All of us feel anxiety from time to time and it’s a normal and essential part of life. But, too often, it can start to take over your life and leave you feeling unable to do the things that you’d really like to be doing. Below are some resources that I and others have found helpful in understanding anxiety and in changing the way you respond to it to get your life back. If you want a more in-depth written explanation, check out the blog post I wrote about understanding anxiety and how to work with it.
This video talks about what happens in the brain when you avoid situations that provoke anxiety and how you can rewire your brain to reduce anxiety’s interference in your life.
In working with anxiety, it’s important to take a bottom up and a top down approach. The top down approach is examining your thoughts and beliefs that trigger and prolong anxiety. The bottom up approach is getting familiar with the sensations of anxiety and how anxiety lives in your body, doing things to help retrain the nervous system, and to help rewire the amygdala (which learns on the basis of association NOT logic).
This worksheet can help you get familiar with your thoughts and underlying beliefs that may be triggering and prolonging your anxiety response.
This can help you get in touch with some of your underlying belief systems that play a role in prolonging your body’s anxiety response. Often underneath many of our SPECIFIC thoughts, there is an underlying anxiety-provoking BELIEF at play. When you get down to the root of the belief, you can apply it to a lot of different thoughts instead of just examining and replacing each thought one by one.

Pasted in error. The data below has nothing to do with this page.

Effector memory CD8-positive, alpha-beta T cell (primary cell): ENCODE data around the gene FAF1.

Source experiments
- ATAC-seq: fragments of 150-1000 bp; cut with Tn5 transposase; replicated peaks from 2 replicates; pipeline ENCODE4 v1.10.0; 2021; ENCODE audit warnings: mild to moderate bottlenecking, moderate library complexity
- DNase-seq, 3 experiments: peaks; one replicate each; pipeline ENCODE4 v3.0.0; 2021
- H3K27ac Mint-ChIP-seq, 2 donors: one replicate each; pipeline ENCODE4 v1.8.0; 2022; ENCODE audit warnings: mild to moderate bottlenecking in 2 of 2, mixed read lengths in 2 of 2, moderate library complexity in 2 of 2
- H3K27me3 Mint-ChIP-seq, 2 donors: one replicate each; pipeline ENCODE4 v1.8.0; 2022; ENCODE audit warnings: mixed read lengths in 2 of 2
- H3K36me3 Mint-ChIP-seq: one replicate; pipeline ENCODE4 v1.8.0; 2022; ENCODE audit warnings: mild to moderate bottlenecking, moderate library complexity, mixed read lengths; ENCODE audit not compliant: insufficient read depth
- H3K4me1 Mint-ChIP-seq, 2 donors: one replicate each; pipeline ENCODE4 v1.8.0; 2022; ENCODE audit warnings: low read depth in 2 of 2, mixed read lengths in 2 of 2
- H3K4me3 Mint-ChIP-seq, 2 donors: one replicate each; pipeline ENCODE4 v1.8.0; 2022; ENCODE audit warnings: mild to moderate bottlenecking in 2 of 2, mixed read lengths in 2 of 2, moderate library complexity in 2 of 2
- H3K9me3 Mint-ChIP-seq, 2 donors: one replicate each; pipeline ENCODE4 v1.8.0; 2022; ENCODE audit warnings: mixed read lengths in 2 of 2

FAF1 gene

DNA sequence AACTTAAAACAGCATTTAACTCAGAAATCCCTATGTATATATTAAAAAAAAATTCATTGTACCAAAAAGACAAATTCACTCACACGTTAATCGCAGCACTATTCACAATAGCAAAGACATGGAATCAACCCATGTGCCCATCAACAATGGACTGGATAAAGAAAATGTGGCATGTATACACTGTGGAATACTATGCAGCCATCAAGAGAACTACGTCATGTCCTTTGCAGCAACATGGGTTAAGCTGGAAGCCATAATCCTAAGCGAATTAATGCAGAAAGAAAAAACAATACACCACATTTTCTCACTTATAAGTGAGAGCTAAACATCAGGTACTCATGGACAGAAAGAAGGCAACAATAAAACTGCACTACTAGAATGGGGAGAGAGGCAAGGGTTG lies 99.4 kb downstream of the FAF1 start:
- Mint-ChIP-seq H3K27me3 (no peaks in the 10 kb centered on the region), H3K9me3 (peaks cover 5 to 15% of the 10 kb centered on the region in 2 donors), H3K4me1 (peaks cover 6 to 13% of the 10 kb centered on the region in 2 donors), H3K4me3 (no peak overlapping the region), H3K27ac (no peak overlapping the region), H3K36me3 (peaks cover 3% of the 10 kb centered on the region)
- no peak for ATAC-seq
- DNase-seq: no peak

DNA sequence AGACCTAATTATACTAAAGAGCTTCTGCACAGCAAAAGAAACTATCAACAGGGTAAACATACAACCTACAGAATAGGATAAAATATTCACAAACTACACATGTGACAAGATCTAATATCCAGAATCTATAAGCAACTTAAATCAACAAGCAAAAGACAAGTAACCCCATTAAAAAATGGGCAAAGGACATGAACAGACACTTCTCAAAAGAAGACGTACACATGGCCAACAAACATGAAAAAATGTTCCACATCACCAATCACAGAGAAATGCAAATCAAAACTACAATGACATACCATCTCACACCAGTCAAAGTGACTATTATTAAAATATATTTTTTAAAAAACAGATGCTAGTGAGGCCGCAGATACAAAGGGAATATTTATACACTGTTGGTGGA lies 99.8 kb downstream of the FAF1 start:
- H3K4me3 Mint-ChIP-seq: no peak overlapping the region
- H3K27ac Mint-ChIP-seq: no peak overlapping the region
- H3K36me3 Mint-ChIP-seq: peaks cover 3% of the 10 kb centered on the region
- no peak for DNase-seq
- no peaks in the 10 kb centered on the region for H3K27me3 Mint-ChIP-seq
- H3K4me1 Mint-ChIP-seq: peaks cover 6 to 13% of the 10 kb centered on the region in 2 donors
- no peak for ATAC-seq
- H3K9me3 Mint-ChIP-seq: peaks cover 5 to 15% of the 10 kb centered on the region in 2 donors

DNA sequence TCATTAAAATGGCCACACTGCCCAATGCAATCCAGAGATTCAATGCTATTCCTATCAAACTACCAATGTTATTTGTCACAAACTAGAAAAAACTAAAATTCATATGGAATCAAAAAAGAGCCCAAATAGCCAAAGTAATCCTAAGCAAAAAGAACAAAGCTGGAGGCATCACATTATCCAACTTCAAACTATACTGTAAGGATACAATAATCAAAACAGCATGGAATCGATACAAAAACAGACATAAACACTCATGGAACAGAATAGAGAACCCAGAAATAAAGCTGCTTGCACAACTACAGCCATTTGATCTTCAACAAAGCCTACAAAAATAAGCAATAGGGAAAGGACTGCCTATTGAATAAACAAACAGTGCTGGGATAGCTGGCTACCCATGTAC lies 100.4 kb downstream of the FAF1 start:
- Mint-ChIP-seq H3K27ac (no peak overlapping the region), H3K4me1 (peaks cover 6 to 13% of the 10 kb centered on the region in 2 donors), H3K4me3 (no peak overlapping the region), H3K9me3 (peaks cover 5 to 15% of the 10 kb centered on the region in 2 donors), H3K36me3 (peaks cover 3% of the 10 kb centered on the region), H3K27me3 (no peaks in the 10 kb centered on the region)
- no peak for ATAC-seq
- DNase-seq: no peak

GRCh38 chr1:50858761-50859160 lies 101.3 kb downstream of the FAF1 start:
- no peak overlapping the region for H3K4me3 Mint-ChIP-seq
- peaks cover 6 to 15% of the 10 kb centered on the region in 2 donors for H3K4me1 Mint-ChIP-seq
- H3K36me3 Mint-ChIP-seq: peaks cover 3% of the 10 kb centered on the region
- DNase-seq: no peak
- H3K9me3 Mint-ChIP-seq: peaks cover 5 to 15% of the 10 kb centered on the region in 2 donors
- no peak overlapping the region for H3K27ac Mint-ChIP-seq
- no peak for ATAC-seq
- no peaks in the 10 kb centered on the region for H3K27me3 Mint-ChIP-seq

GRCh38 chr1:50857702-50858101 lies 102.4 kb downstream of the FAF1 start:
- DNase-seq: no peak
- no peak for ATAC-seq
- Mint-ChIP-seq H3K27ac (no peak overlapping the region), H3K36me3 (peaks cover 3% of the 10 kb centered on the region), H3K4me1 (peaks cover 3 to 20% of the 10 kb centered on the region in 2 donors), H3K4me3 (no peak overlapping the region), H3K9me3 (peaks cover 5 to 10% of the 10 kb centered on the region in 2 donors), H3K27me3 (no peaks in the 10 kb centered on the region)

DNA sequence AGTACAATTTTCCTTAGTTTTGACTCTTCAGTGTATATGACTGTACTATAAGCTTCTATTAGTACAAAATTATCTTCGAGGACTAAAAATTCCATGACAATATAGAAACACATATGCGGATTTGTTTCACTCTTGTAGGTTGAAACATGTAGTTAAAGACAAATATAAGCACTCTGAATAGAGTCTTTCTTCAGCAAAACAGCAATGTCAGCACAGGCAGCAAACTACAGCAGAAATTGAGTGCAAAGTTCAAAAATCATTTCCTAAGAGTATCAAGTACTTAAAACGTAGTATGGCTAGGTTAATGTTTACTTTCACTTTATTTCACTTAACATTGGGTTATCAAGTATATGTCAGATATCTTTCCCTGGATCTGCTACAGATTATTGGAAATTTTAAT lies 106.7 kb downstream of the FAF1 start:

This can be a more gentle way of approaching exposure, which is a super effective way to teach your amygdala that situations it is interpreting as a threat are NOT dangerous. Your amygdala only learns by experience, not by thought or logic so you have to ride out the discomfort in order to uncouple the thing that has been coupled with danger in your brain, so that it doesn’t keep making you feel super anxious.
This 10 minute meditation guides you to not resist your thoughts, but to gently let go of them and redirect your attention elsewhere.
Yoga for anxiety:
This book is a great resource for understanding how you can change your brain, and in Chapter 6 there is a great description of how obsessive thinking or OCD affects your brain and how you can break that pattern.
Below are two more videos which go more in depth about the different parts of the brain involved in anxiety, and the body’s response to anxiety and stress: